Don’t forget these essential business continuity tips when creating your IT plan

Sometimes, all it takes to cause catastrophic disruption to your business is an accidental data breach or a natural disaster that ruins your IT equipment. Reliance on technology has made businesses even more susceptible, especially as the cybersecurity landscape continues to become more dangerous.

Every business, from Columbus to Cleveland, needs a continuity plan that prepares them for the worst-case scenario. Here are some tips for creating your plan.

Assemble your team

A business continuity plan will be ineffective if you don’t clearly define the roles and responsibilities of every person on your team. The ability of everyone to follow your plan is a key success factor in its implementation, so you need to carefully choose which employees will be initiating the plan and ensuring its procedures are followed to a T. Every employee should have a part to play and must understand their roles as well as the chain of command.

Make a network inventory

Protecting your systems and data requires a thorough understanding of your network and the devices that connect to it, including those owned by your employees. With a detailed inventory of both the on-site solutions and cloud resources you rely on, you’ll be able to identify weak points, prioritize the most important recovery tasks, and manage security more effectively.

Identify potential threats

Every type of disaster comes with different consequences, which is why you need to create a list of possible real-world scenarios. You should cover threats that face every business, such as data breaches and malware, as well as natural disasters and cyberthreats that are specific to your area or industry. Consult your network inventory to ensure you don’t overlook vulnerabilities associated with seemingly innocuous devices or apps.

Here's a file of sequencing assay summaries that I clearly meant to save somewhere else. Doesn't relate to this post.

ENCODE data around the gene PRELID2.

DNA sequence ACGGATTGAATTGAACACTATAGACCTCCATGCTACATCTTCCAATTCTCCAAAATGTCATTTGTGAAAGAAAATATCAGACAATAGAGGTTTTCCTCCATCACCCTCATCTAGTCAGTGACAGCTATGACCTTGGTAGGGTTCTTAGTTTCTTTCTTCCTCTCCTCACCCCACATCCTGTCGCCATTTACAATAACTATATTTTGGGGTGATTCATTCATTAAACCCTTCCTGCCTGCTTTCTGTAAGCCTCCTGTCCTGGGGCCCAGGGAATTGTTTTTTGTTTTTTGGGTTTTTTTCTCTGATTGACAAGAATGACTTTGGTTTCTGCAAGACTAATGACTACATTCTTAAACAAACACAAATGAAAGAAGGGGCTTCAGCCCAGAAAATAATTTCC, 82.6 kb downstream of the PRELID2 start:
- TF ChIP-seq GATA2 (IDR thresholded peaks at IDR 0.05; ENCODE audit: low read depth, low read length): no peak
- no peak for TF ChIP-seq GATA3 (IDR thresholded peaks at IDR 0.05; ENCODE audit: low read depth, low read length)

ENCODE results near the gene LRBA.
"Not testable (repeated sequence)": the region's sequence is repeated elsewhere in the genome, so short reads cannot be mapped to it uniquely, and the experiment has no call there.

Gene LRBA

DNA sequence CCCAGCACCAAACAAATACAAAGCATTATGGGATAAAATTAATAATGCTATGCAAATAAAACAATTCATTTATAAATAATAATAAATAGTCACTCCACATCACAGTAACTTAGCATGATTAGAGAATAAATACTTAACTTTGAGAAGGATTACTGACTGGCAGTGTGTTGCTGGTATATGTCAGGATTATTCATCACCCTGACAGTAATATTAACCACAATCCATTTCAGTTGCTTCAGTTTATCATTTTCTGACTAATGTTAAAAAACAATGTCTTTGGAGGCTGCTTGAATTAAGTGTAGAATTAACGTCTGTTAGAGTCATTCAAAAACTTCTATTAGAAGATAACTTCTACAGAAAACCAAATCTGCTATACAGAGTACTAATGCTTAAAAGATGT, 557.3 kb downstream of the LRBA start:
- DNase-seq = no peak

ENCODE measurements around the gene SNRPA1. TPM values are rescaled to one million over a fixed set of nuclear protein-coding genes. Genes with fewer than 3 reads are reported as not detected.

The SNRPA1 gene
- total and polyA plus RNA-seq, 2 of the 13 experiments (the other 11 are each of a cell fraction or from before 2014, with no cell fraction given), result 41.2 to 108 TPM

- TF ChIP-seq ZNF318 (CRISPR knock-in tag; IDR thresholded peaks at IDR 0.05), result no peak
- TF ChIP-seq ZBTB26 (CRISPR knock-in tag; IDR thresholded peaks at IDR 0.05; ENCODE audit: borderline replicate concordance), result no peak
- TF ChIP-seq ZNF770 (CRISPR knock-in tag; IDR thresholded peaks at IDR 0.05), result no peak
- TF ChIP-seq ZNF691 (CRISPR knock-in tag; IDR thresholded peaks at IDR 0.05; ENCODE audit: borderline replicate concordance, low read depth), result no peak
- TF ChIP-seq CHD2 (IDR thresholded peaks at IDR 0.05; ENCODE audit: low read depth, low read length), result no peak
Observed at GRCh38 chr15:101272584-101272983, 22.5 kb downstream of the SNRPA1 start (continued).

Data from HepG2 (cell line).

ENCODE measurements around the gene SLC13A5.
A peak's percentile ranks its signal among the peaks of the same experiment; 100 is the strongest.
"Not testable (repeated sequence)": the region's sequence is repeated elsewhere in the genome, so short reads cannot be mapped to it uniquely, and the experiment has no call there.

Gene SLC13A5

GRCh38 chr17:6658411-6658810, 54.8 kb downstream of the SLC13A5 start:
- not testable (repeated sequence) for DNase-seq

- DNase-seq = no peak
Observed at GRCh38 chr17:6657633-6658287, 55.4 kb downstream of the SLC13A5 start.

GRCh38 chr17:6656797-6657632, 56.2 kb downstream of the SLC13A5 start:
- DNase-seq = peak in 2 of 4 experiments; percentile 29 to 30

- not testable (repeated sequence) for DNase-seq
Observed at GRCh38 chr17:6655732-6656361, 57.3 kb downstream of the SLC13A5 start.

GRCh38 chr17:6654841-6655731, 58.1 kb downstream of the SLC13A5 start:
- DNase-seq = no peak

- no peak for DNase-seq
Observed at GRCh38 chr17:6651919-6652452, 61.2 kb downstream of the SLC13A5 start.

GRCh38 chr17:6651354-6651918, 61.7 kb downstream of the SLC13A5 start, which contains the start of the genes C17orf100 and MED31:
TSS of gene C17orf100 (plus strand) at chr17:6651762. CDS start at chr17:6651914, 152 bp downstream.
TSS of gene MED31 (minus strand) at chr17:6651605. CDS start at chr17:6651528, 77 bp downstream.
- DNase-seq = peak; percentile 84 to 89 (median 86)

Create a preparedness checklist

After drawing up your business continuity plan, test it out to ensure your team knows what to do and that everything from your network inventory is accounted for. Create a business continuity checklist to summarize each step and measure how well everyone performed. This checklist should help you identify areas of your plan that need improvement or additional documentation.

Set your recovery objectives

Your recovery objectives must be defined by two all-important parameters: a recovery point objective (RPO) and a recovery time objective (RTO). The former refers to how recent your backups must be, or how many hours’/days’ worth of data you can afford to lose. RTO refers to the maximum amount of downtime you can afford to weather after a disaster. Ideally, different IT solutions should have different RPO and RTO values.

List emergency contacts

Although assembling your internal team is critical for any smooth recovery operation, there will be times when you need to call up some emergency contacts. Examples include your managed IT services provider, building management team, insurance companies, legal services providers, and bank fraud report lines. These contacts must be readily available to avoid serious recovery delays.

Get some external help

No business leader likes to think about what might happen to their business in the event of a natural disaster, data breach, or other catastrophe. But as Honest Abe once said, “failing to plan is planning to fail.” It’s better to work closely with an IT support partner who provides disaster recovery as a service to ensure that your organization is ready for any eventuality.

Revise, test, and update

Businesses change all the time, and continuity plans need to change with them. Any plan is only as good as it is current, so you need to be in the habit of regularly testing and revising it as necessary. A general rule is to audit your plan at least once per year or whenever you’ve made a significant change to your operations or technology infrastructure. After all, with new systems come new threats and opportunities alike.

Arnet Technologies offers backup and disaster-recovery to businesses in Columbus, OH. We protect your data, review your business insurance, and help you create a disaster recovery plan that works for you. Call us today to learn more.

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